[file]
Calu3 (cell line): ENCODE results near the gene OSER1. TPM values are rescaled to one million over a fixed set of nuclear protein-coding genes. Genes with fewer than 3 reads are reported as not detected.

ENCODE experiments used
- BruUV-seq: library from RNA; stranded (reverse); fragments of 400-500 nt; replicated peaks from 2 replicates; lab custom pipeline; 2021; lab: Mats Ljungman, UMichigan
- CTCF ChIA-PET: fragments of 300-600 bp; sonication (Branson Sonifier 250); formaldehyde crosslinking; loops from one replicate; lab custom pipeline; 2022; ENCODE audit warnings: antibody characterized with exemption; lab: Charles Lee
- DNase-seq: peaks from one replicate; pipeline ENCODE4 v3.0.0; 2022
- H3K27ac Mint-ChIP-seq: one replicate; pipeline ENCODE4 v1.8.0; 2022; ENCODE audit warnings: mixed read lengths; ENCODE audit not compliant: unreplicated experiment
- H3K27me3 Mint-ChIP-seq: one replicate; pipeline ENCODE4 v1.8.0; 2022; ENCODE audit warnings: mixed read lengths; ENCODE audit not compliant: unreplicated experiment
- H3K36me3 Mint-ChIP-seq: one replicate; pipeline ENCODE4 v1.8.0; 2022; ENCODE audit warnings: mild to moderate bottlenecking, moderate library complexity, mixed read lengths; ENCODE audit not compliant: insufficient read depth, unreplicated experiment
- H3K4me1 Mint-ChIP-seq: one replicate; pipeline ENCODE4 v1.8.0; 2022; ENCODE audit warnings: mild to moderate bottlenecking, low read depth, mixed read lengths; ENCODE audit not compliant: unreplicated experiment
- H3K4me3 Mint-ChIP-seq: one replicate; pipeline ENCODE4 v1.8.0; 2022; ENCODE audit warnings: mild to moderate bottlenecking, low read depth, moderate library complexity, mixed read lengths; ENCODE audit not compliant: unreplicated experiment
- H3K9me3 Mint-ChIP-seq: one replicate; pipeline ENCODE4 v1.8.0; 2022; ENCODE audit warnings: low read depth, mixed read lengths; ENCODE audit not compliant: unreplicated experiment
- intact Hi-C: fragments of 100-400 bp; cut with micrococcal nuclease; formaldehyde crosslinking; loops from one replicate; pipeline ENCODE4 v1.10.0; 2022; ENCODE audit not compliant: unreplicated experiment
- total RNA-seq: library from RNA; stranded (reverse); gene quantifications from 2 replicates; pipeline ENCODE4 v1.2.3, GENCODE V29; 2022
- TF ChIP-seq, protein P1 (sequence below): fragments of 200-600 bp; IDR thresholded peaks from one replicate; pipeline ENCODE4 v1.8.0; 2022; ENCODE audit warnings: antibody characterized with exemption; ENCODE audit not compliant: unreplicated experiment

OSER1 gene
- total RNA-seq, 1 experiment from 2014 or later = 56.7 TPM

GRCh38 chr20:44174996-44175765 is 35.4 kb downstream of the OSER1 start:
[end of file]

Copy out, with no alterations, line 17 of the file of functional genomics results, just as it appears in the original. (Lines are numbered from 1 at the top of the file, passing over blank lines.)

GRCh38 chr20:44174996-44175765 is 35.4 kb downstream of the OSER1 start: